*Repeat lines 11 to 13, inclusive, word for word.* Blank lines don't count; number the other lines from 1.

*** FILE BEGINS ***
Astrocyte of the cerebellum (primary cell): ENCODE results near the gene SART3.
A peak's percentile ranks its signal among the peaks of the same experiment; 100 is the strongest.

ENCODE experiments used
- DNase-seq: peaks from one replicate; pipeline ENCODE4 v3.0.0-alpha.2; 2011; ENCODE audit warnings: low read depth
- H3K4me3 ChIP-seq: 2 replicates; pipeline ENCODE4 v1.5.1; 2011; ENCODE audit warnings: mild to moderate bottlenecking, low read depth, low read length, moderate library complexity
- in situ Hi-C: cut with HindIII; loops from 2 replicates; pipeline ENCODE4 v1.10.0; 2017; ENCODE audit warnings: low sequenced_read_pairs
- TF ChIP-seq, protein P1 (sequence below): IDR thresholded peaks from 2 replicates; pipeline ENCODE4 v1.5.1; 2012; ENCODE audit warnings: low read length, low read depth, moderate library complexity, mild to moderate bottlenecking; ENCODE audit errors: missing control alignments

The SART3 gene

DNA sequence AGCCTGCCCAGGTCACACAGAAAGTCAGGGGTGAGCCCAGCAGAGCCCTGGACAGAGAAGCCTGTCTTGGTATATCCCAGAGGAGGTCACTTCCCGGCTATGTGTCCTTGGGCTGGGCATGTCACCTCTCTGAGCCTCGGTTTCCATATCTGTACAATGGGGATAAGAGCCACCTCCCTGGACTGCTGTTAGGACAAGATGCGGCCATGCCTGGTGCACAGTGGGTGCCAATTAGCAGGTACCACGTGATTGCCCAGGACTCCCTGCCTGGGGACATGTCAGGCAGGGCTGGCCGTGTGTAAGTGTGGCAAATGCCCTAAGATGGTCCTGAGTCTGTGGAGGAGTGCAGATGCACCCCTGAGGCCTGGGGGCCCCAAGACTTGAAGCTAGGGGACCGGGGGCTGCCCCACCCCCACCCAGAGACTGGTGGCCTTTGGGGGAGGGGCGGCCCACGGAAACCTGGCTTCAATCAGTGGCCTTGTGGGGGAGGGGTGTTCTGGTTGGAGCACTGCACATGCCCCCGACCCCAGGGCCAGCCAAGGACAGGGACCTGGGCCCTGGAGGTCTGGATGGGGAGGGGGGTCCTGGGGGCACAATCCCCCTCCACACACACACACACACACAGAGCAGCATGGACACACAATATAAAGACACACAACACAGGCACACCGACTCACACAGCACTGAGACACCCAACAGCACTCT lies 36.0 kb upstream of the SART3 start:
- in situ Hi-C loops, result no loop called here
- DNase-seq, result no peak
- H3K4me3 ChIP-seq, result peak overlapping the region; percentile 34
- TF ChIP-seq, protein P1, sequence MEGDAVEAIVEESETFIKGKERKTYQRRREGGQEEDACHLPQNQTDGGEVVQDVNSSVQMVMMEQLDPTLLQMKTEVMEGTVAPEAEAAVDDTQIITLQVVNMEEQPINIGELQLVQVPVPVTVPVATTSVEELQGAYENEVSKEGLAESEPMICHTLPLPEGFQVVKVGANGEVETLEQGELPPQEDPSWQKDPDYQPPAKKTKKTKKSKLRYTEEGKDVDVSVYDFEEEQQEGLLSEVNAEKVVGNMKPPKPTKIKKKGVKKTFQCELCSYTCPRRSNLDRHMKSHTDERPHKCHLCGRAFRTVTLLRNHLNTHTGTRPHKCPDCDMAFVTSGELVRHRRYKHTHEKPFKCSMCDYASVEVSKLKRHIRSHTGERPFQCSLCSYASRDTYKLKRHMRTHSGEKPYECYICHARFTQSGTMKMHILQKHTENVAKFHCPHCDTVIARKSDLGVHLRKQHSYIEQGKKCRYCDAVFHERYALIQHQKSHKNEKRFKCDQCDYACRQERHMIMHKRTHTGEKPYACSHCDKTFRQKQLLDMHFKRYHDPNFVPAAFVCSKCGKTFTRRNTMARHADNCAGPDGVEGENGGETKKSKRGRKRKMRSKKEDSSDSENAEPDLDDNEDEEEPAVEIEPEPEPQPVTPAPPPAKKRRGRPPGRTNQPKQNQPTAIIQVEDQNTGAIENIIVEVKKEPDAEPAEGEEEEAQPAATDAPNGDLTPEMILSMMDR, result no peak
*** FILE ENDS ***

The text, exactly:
- DNase-seq, result no peak
- H3K4me3 ChIP-seq, result peak overlapping the region; percentile 34
- TF ChIP-seq, protein P1, sequence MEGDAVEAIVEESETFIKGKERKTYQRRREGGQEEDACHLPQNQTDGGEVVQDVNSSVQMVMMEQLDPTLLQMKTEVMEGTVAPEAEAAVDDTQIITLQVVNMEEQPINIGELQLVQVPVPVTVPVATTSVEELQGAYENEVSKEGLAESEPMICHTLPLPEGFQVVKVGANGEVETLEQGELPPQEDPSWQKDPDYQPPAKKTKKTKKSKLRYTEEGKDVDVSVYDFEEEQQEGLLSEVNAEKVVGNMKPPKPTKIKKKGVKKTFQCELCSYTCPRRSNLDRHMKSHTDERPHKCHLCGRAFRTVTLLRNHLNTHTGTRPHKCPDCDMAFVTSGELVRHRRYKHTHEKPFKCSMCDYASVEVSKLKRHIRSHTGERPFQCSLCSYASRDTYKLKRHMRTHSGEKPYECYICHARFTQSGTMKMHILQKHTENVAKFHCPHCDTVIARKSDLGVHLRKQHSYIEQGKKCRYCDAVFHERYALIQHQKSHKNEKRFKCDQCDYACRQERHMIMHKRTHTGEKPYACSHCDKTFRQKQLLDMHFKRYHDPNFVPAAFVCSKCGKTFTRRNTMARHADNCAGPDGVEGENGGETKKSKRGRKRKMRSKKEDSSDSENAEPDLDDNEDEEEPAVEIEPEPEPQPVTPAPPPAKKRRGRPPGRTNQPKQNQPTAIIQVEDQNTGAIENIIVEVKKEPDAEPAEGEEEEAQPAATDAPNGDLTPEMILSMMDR, result no peak